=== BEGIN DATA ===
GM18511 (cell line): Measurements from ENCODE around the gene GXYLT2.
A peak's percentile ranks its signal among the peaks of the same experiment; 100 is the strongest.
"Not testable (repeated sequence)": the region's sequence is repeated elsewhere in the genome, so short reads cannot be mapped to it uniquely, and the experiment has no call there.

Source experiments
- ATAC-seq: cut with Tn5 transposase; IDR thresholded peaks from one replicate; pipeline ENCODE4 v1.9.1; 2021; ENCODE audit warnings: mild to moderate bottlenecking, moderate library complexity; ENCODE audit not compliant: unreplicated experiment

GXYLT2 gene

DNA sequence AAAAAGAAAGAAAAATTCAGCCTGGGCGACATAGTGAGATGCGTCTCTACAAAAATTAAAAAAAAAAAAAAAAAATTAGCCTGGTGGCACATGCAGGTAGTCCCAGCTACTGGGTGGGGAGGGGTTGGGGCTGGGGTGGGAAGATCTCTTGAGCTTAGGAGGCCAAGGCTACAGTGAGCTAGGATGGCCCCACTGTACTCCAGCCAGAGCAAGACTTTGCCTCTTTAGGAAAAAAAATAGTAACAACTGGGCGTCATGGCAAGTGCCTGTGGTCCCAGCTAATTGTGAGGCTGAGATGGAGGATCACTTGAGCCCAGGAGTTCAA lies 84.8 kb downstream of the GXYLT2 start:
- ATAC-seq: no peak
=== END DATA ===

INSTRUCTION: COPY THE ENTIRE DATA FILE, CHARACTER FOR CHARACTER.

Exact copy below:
GM18511 (cell line): Measurements from ENCODE around the gene GXYLT2.
A peak's percentile ranks its signal among the peaks of the same experiment; 100 is the strongest.
"Not testable (repeated sequence)": the region's sequence is repeated elsewhere in the genome, so short reads cannot be mapped to it uniquely, and the experiment has no call there.

Source experiments
- ATAC-seq: cut with Tn5 transposase; IDR thresholded peaks from one replicate; pipeline ENCODE4 v1.9.1; 2021; ENCODE audit warnings: mild to moderate bottlenecking, moderate library complexity; ENCODE audit not compliant: unreplicated experiment

GXYLT2 gene

DNA sequence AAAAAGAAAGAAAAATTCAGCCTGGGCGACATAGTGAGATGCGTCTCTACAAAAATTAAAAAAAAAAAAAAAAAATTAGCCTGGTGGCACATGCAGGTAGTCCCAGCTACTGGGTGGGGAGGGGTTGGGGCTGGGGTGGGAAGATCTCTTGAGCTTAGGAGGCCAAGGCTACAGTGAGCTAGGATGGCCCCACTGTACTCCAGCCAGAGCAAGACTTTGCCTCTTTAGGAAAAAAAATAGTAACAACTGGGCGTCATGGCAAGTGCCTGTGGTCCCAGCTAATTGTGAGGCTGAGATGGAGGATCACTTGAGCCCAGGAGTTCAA lies 84.8 kb downstream of the GXYLT2 start:
- ATAC-seq: no peak